Grain Carrier Ontario
Lost In November Storm
By James Donahue
The wooden hulled bulk
freighter Ontario was a Canadian built and Canadian-owned vessel that foundered in a Lake Superior gale on November 15, 1909
off Passage Island at the Northeast tip of Isle Royal.
The nine-year-old steamer
was laden with wheat, probably making what was to have been its final trip of the season from Fort William (now Thunder Bay)
to Depot Harbour, once a busy Canadian railroad hub on the northern side of Georgian Bay.
When off Isle Royal,
steaming toward Sault Ste. Marie, the cargo shifted in the storm and the vessel began taking on water. The crew abandoned
ship before it sank stern first. The men rowed for 16 miles through the storm before reaching safety.
The 256-foot-long freighter
was built in 1900 in Toronto. It was one of a fleet of grain vessels owned by the Canada Atlantic transit Co. of Ottawa at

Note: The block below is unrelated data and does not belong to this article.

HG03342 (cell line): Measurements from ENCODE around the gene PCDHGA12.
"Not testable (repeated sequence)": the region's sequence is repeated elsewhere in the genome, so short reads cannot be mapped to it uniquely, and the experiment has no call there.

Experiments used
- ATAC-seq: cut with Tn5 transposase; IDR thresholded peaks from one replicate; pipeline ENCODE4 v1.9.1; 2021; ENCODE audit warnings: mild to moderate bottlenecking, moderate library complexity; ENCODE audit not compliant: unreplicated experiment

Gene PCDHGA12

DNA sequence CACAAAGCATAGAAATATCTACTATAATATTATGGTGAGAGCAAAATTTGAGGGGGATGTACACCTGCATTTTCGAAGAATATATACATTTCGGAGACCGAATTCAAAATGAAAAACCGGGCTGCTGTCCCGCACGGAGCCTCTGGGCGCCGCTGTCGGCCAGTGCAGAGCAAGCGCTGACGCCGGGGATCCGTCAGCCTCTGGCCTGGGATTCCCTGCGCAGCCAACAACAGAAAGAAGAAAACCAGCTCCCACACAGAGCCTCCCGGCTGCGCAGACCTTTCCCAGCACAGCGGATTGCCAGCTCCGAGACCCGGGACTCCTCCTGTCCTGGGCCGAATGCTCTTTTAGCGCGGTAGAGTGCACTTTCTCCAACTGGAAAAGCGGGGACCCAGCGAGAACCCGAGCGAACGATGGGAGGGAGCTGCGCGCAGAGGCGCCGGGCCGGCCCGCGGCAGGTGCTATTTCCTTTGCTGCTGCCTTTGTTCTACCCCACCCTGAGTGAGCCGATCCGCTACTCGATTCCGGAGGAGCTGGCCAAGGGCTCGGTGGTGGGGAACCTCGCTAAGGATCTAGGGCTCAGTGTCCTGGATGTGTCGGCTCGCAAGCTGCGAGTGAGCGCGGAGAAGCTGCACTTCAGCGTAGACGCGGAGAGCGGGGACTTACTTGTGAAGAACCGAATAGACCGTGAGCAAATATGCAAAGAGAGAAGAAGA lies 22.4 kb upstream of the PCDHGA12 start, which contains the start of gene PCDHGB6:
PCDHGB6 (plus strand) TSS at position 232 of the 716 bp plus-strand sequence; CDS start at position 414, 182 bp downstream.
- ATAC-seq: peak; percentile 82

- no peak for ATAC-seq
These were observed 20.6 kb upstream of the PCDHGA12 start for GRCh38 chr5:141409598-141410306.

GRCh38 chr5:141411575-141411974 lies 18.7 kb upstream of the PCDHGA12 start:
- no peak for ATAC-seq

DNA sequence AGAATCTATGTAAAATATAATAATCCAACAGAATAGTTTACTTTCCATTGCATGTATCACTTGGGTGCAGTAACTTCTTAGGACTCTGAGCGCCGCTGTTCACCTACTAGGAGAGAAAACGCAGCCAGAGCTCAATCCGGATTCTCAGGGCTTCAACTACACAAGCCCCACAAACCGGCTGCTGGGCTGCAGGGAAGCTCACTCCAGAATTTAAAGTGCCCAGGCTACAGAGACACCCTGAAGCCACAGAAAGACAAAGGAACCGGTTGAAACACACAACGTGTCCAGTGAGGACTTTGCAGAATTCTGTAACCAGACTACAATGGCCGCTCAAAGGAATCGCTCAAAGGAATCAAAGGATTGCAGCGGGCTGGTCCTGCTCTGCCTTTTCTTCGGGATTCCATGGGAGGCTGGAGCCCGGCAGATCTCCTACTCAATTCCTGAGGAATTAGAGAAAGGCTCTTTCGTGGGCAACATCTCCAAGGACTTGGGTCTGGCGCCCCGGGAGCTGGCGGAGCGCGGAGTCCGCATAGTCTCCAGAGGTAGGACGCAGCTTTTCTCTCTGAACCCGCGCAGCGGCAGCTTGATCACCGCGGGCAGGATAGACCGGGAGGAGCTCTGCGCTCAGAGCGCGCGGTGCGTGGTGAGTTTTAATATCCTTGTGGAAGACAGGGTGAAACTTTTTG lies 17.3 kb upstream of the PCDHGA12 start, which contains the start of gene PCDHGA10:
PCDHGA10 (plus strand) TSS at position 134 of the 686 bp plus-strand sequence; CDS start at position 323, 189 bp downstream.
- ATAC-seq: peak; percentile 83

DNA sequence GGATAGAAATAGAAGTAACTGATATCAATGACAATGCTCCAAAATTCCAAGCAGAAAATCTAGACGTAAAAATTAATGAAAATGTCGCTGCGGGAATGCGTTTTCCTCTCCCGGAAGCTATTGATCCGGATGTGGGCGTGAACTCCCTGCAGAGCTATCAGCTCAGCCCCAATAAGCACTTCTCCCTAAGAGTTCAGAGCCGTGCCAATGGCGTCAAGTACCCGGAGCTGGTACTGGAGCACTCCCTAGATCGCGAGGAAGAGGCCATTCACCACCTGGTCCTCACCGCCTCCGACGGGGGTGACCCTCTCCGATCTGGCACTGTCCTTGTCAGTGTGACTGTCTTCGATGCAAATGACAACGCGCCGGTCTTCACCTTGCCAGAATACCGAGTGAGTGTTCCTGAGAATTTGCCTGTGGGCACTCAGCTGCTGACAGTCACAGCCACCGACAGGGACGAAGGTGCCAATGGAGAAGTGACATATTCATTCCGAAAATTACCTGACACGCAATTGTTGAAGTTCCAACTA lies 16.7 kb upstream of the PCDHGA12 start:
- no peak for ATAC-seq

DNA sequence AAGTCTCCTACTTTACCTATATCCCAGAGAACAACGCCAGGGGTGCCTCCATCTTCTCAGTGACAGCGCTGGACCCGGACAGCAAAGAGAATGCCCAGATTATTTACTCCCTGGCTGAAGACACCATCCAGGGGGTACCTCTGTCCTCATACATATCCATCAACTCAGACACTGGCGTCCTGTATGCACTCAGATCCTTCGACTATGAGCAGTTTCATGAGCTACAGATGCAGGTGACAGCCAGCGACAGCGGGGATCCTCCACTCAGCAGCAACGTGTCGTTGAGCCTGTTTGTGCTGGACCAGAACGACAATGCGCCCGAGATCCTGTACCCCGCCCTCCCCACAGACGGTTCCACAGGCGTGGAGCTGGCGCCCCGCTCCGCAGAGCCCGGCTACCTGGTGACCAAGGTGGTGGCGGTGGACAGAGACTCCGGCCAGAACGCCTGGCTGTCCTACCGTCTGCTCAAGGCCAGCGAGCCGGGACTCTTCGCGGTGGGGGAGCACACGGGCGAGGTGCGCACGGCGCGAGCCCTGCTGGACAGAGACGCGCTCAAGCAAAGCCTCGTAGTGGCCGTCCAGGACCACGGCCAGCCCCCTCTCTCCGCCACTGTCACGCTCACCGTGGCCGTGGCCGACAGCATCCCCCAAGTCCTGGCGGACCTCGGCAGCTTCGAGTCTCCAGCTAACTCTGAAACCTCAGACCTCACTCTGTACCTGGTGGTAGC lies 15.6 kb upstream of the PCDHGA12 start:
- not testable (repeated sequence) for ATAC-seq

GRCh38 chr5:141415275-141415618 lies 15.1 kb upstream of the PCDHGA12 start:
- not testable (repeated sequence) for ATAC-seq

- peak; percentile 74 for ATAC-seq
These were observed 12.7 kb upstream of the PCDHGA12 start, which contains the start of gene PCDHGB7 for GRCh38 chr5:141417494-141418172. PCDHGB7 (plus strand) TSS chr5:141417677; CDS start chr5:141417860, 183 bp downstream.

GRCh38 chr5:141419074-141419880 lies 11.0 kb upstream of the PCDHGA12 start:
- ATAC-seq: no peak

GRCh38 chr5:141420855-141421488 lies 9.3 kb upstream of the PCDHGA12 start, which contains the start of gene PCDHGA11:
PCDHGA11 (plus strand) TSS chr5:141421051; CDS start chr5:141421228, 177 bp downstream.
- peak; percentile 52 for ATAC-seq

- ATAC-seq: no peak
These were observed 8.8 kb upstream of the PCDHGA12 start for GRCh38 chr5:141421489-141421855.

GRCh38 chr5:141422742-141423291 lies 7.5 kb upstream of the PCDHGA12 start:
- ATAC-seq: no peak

the time it was lost. Canada Atlantic also owned and operated the Canada Atlantic Railway Company, which was temporarily a
key railroad link between Georgian Bay and Ottawa. For a short time it handled about 40 percent of the grain traffic from
the Canadian west through to the St. Lawrence River valley.
The company, created
by lumbar baron John Rudolphus Booth, prospered from 1890 to 1905. Its operations declined after Booth sold to the Grand Trunk
Railway. Depot Harbour, which once served as a hub for Booth’s enterprise, once boasted a population of about 1,600
people. The town served the docks, the railway station and two large grain elevators. It is a ghost town today.